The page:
The sister of a toddler who went missing in Germany in 1981 described a woman who harassed their family on Facebook as "pure evil."
Troubled Donna Wright, 33, was handed a 12-week jail sentence suspended for 18 months after she admitted sending offensive messages to the family of Katrice Lee, in Hampshire.
Newton Aycliffe Magistrates' Court heard how the defendant had believed she was the missing girl and had made contact with the family.
When a DNA test proved she was not Katrice, Wright continued to send messages to a Facebook page set up to help the search for the girl, who would now also be 33.
Wright ignored a police warning to stop and was charged after sending 12 messages in a six-week period last autumn. She sent a further message in breach of a court-imposed bail condition.
Wright, who has a personality disorder and has been diagnosed as bi-polar, said in one distressing message her mother told her an uncle had "brought her a little girl because her family did not want her".
In another rambling email, she claimed: "I was brought over from Germany. Will you please help me look into this. It's a cover-up."
Most offensively she wrote in another: "You lost your daughter over a packet of crisps, you make me sick."
Katrice went missing from a shop near an Army base in Paderborn where her father Richard was serving with the King's Royal Hussars.
Katrice's mother Sharon, from Gosport in Hampshire, and father, from Hartlepool, believed their daughter was snatched and could still be alive.
Katrice's sister Natasha Lee, 39, wrote a victim statement which described Wright as "pure evil".
She said: "Every day is like a whopping nightmare for me.
"I am in an elite club that no-ones wants to be a member of.
"My sister has been missing for 31 years."
Ms Lee said Wright got in touch in December 2011 and initially she hoped she could be Katrice.
"However DNA proved she was not," the statement said.
"My parents have already suffered enough heart-ache and pain on a daily basis yet still they have to support me when I phone them crying.
"I am filled with dread every time I log on to Facebook in case I have a message from her.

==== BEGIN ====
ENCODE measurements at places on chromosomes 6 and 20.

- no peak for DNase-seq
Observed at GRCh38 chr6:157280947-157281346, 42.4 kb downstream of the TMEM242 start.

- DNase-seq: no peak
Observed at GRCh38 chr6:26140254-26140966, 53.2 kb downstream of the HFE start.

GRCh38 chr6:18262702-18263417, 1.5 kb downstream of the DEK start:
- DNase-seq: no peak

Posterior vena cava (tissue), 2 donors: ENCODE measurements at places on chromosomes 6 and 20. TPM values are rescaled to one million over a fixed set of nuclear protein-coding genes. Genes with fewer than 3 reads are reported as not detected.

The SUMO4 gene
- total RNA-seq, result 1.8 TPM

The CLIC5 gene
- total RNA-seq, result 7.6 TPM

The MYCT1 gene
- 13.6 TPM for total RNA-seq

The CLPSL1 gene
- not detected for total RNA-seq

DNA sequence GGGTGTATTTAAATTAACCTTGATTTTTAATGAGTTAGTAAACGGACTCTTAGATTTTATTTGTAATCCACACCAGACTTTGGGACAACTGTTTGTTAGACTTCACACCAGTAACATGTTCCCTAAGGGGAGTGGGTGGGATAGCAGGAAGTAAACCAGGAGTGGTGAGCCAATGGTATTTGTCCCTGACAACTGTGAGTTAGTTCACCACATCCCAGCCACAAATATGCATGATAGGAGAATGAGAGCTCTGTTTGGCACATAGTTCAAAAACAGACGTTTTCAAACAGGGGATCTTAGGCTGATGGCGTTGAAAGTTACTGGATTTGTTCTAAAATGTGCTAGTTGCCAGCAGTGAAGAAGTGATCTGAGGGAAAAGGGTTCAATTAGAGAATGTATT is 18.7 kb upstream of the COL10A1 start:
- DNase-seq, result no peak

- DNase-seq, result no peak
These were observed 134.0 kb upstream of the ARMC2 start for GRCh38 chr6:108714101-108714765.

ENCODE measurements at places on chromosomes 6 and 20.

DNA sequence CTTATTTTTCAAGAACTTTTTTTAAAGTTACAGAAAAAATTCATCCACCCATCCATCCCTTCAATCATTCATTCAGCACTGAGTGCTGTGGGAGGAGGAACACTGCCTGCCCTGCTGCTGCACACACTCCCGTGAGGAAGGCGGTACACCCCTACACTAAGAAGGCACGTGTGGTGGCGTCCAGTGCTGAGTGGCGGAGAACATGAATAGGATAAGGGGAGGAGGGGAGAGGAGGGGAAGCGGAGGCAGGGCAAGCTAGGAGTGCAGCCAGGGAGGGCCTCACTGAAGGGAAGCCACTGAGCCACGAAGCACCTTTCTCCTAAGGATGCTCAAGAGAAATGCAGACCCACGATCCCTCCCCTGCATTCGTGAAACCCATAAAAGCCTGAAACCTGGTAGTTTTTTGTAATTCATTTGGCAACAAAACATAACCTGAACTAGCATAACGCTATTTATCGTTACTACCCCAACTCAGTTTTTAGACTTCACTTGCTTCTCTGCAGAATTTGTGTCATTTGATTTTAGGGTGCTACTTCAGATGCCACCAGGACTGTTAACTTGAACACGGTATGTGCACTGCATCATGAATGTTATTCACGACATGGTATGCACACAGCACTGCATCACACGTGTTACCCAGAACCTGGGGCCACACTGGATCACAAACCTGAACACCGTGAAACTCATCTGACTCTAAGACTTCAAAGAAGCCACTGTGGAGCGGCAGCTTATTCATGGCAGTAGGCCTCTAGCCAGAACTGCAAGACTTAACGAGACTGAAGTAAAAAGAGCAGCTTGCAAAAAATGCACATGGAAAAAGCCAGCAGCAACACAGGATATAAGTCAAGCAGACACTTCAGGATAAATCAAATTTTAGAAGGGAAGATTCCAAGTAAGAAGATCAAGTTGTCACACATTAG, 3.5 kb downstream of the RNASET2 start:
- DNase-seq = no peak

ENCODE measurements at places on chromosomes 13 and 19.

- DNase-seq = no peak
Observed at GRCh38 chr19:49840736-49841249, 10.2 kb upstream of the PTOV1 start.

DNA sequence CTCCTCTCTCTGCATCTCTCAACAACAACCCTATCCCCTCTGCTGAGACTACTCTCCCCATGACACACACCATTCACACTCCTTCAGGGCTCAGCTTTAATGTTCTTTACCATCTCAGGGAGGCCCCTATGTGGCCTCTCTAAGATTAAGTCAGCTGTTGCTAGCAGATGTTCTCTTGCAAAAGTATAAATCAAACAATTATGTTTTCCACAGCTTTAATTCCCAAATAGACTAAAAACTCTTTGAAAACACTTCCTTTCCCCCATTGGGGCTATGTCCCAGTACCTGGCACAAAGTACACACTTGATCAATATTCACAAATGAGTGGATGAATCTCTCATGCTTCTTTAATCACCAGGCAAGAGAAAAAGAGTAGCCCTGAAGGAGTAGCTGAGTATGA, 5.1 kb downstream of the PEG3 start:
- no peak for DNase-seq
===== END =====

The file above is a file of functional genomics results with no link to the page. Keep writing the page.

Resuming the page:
"It is the first thing I think about in the morning and the last thing I think about at night.
"Devastated and heart-broken, I grew up not knowing where my sister is. This is even harder to bear because of Donna Wright.
"Valuable time and resources have been spent on this when they could have been spent looking for my sister."
Wright, 33, from Hillside Court, Spennymoor, County Durham, admitted the charge and in an unusual move was sentenced via a videolink while she sat in another court.
District Judge Martin Walker ordered her to pay £200 compensation each to Katrice's mother Sharon and sister out of her benefits.
He also imposed a "draconian" restraining order to prevent Wright from contacting the family, posting on Katrice's Facebook page, not to make public comments about the missing girl or her family, and not to change her own Facebook name or set up a new account.
He told the defendant: "It (the harassment) stops today for the sake of the family.
"It stops so you can focus on your own life rather than those of somebody else."
In a victim statement read out in court, Katrice's mother said the family initially had sympathy for Wright and they thought she would disappear after the DNA test.
"We believed once she received this information she would accept the facts and leave us alone. Sadly this was not to be the case.
"She continued to send messages under her own name or using aliases."
Her statement ended: "How much more do we have to take? How much more are we supposed to endure?"
Wright had a previous conviction for child cruelty and a caution for neglect, the court heard.
Leanne Galbraith, defending, said: "She apologises for the messages that have been sent, the words that have been said and she understands how hurtful those comments have been.
"She appreciates the impact on the family and she fully regrets her acts."
The solicitor added: "She has a genuine mental illness which is still being treated."
Judge Walker said the case was serious enough to warrant a jail sentence, which he suspended.
"The harm to the victims is gross," he said.
"It is extremely significant that after the DNA testing, this defendant must have known of the pain and grief that would have been suffered by the sister and mother of Katrice."
Outside court Mr Lee, who was supported by former comrades who were with him Germany when his daughter vanished, appreciated the concern showed by the judge.
"I still maintain Donna Wright did not get her just deserts," he said.
"I think a custodial sentence would have been great, however the judge had his work cut out.
"She is a very sad and sick individual."